Two teams each riding a wave of momentum lock horns in the West for a spot in MLS Cup. Here is how the Seattle Sounders and Houston Dynamo shape up heading into their Western Conference final.
Been there, done that. This Seattle team knows all the trappings that come with a conference final, so experience is most definitely on the side of coach Brian Schmetzer's men. The Sounders also boast an impressive attacking force that can strike in various forms. If you let Nicolas Lodeiro dance around and create, he'll slice you open. Jordan Morris, if he can return healthy, has the pace that can fare well against Houston's older and slower defense. There is, of course, Clint Dempsey, whose goal-scoring prowess is beyond reproach, while former Dynamo man Will Bruin is a classic poacher. It's a lot for any opposing defense to take into account.
Midfielder Osvaldo Alonso is back from injury and stands to get a whale of a test from Houston's attack. Any rust or slow step from the 32-year-old could turn out to be a big problem. Also, the health of Victor Rodriguez will be something to watch. The newly acquired Spaniard and Lodeiro almost look like midfield soulmates, their connection has been so immediate. But if Rodriguez is off, that could spell problems for Lodeiro and the Seattle attack. Discipline at the left-back spot from Joevin Jones and Nouhou will also be crucial. Both players are aggressive and could leave the Sounders vulnerable to Houston's vaunted counter-attack.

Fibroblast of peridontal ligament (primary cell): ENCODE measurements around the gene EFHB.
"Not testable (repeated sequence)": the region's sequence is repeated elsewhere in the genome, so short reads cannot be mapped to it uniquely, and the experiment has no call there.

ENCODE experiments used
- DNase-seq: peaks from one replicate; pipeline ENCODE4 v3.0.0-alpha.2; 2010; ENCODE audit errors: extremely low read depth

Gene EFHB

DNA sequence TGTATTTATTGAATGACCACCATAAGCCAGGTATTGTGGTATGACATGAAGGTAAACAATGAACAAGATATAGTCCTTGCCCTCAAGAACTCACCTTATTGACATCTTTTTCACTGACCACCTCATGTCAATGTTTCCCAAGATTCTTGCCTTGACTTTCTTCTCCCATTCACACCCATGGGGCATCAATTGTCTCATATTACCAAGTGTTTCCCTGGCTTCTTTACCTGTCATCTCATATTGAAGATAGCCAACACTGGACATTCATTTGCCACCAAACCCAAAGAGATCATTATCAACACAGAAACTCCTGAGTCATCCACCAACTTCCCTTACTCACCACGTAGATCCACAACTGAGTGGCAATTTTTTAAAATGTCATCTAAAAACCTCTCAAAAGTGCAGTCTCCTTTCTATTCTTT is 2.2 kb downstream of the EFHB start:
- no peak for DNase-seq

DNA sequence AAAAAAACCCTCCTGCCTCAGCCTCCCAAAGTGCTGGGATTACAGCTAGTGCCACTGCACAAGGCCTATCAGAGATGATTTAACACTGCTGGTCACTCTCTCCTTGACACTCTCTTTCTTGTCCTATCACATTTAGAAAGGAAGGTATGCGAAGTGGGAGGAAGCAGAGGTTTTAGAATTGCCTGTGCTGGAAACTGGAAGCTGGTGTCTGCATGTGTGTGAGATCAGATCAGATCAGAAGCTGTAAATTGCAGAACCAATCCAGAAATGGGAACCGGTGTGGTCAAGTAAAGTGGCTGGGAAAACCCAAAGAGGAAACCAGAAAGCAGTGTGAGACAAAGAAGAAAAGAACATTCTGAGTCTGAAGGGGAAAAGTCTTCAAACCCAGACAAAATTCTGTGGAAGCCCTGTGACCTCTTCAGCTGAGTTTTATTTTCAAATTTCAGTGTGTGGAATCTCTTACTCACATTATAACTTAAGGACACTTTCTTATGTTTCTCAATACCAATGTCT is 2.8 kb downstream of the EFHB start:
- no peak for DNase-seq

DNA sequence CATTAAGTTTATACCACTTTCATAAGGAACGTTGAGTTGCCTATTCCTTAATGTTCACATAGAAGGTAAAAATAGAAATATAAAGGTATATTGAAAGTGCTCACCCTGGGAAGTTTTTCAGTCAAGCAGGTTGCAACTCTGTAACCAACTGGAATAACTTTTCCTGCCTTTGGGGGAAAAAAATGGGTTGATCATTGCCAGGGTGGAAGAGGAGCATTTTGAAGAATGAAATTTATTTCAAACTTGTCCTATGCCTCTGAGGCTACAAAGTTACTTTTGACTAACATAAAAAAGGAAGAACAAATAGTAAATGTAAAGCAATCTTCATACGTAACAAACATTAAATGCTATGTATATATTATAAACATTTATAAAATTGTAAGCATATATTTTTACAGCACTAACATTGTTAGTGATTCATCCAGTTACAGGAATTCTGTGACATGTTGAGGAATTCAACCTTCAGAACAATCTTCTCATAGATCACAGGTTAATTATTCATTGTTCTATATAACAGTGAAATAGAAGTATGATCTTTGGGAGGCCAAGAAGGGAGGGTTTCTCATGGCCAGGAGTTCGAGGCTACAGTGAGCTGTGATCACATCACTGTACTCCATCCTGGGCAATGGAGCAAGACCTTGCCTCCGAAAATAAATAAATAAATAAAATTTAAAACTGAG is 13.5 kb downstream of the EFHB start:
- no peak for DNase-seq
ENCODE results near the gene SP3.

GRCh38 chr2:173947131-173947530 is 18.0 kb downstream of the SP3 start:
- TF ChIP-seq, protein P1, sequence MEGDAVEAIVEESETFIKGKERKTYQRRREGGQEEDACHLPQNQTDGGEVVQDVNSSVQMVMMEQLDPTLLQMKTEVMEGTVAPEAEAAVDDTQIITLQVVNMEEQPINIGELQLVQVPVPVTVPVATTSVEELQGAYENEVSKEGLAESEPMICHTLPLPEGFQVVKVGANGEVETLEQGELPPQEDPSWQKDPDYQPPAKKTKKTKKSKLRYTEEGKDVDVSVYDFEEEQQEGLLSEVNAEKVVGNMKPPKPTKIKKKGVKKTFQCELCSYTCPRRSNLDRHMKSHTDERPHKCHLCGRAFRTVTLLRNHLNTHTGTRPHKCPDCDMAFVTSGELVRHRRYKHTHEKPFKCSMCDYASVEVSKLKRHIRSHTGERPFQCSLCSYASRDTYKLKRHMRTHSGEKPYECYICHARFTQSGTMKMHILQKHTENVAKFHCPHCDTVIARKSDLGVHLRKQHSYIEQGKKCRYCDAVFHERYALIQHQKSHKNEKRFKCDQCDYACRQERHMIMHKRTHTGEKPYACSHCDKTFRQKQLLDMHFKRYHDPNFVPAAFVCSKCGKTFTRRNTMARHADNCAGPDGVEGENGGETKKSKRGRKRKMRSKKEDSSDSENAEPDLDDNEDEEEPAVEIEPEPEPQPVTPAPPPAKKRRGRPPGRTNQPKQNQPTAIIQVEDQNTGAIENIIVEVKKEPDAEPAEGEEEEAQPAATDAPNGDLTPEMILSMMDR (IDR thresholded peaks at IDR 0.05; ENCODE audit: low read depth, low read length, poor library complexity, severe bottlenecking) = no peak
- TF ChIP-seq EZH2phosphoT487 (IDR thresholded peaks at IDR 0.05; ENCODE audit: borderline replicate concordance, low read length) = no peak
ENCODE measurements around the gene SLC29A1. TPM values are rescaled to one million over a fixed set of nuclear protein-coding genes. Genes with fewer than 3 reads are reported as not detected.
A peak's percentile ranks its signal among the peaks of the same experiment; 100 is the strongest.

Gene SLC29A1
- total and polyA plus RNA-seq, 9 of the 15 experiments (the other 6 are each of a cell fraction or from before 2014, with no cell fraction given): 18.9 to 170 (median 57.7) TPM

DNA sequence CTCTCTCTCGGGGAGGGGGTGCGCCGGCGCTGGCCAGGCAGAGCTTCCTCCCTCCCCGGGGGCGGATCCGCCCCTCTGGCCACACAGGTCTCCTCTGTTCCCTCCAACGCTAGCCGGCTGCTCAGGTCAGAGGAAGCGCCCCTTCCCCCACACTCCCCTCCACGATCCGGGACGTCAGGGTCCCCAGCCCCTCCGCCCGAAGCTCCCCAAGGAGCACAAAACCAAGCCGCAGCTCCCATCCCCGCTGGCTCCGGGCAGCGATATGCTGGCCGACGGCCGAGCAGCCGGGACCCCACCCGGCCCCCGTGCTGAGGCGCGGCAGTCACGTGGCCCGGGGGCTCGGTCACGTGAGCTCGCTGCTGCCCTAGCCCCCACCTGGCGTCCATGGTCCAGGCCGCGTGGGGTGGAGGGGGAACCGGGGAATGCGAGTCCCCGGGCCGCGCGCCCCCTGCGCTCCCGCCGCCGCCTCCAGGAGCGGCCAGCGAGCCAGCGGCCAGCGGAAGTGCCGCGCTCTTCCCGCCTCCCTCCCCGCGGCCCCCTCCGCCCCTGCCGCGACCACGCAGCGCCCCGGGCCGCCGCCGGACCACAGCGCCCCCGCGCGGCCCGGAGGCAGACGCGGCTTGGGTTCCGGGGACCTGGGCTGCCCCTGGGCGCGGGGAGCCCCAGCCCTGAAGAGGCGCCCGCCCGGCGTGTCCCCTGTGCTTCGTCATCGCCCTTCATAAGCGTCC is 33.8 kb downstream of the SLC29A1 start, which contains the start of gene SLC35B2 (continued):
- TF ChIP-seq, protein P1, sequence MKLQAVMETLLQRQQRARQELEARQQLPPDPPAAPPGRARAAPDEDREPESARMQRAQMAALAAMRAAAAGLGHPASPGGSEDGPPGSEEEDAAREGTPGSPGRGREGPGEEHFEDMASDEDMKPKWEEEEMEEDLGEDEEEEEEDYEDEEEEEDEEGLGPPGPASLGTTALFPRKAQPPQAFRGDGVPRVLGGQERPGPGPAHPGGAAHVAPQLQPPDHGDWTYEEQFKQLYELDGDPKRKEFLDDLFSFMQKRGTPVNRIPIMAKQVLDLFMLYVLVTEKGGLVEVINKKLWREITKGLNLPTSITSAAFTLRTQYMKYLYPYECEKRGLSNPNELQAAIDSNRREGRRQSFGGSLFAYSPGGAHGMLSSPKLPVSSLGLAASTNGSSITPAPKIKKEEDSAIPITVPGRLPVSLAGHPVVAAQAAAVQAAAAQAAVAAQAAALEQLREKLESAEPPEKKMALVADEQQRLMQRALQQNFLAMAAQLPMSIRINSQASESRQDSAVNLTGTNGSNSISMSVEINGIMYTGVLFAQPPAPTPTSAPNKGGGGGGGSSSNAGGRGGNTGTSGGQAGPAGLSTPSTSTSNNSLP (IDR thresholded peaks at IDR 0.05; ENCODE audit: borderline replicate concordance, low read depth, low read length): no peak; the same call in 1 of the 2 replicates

Why they will win:
This team has come together so nicely to end the season, and the balance is there for everyone to see. The center-back duo of Roman Torres and Chad Marshall is as good as anyone's in the league, Alonso and Cristian Roldan know how to roll up the sleeves and do the dirty work in midfield, while up front the players are there to make a difference. Seattle were MLS Cup winners in 2016, but this team is better with a healthy Clint Dempsey in the fold, a class right back in Kelvin Leerdam and another creative body in attack with Rodriguez.
Upstairs, the Dynamo have never been stronger this season. They are brimming with confidence and are riding a huge wave of momentum into this series. The poise they showed in the second leg in Portland by coming back from a 1-0 deficit to win 2-1 will have surely gotten Seattle's attention. That was no easy feat. Dylan Remick's equalizer was a perfect example of that resilience and belief, while Mauro Manotas' punch to the gut late on in the second half reflected what this team does best: absorb pressure and hit you on the break. There is no reason to change things now.
The Dynamo got a very stiff test going against the Portland attack in the previous round, but Seattle have more depth up front, so once again a pieced-together back four of Remick, Philippe Senderos, Adolfo Machado and Jalil Anibaba will have to come up big, as will defensive midfielders Eric Alexander and Juan Cabezas.
The recently completed international break could also throw a wrench into coach Wilmer Cabrera's plans. Romell Quioto played all but 15 of Honduras' 180 minutes against Australia, while Alberth Elis went the distance in the second leg on Wednesday. In addition to the unused Boniek Garcia, there might be some jet lag that the three Catrachos are still battling.
Why they will win:
There's a lot of the 2016 Seattle Sounders in this year's Dynamo team. Houston arrived in the postseason with little fanfare, yet it continues to impress while getting results and is now in MLS' final four. It is down Seattle's flank, which is where the speedy and strong Elis will likely reside, that the Dynamo can do the most damage. Also worth considering is the playmaking of Tomas Martinez and Vicente Sanchez in midfield. On top of everything else, the Dynamo are equipped with players who have played in hostile atmospheres all throughout the Americas. Seattle's raucous crowd won't be a problem for Houston.